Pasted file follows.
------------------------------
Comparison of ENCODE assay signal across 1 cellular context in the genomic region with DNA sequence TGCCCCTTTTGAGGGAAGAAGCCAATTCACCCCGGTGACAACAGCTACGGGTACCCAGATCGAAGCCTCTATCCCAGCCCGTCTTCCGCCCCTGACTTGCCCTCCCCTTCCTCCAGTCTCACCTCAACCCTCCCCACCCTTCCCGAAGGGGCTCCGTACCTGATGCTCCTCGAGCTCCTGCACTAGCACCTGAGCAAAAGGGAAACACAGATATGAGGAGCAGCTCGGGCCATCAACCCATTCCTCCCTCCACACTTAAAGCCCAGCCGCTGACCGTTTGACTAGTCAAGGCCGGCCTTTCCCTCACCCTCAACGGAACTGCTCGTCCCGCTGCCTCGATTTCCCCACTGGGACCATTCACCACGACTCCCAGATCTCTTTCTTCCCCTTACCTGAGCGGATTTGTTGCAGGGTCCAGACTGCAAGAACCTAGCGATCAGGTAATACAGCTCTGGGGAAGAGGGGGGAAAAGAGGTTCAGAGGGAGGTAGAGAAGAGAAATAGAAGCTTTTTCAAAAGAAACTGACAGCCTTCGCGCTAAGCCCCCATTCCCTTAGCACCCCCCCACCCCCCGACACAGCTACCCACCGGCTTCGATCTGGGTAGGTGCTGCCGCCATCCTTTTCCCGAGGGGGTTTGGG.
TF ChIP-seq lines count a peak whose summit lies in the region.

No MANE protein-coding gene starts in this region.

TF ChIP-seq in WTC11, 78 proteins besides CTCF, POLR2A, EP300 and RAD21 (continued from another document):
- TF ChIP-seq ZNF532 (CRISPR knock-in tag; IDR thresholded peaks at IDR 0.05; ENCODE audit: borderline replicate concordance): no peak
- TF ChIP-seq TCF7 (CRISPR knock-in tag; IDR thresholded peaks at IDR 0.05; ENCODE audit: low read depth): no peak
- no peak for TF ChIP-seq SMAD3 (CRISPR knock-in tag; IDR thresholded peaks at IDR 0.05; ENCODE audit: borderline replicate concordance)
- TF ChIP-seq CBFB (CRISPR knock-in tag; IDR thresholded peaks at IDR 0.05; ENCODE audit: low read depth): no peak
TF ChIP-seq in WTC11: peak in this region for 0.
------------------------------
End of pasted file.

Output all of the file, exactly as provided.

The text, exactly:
Comparison of ENCODE assay signal across 1 cellular context in the genomic region with DNA sequence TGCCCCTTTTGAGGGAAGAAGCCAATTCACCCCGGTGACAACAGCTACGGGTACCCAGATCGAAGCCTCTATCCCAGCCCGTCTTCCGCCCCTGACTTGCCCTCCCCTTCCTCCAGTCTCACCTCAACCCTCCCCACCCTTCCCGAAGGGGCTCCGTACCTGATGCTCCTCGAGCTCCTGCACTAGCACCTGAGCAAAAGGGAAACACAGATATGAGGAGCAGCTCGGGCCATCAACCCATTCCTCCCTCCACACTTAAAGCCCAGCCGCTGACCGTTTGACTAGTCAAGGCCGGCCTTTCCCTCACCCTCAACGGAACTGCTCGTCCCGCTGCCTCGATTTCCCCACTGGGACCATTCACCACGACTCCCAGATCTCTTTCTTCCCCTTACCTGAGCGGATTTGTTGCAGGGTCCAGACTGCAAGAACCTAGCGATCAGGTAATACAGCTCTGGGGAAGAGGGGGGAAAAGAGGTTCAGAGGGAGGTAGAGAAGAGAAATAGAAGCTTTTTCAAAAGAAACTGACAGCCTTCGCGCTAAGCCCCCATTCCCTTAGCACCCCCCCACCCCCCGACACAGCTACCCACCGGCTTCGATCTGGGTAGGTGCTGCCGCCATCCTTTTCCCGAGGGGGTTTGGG.
TF ChIP-seq lines count a peak whose summit lies in the region.

No MANE protein-coding gene starts in this region.

TF ChIP-seq in WTC11, 78 proteins besides CTCF, POLR2A, EP300 and RAD21 (continued from another document):
- TF ChIP-seq ZNF532 (CRISPR knock-in tag; IDR thresholded peaks at IDR 0.05; ENCODE audit: borderline replicate concordance): no peak
- TF ChIP-seq TCF7 (CRISPR knock-in tag; IDR thresholded peaks at IDR 0.05; ENCODE audit: low read depth): no peak
- no peak for TF ChIP-seq SMAD3 (CRISPR knock-in tag; IDR thresholded peaks at IDR 0.05; ENCODE audit: borderline replicate concordance)
- TF ChIP-seq CBFB (CRISPR knock-in tag; IDR thresholded peaks at IDR 0.05; ENCODE audit: low read depth): no peak
TF ChIP-seq in WTC11: peak in this region for 0.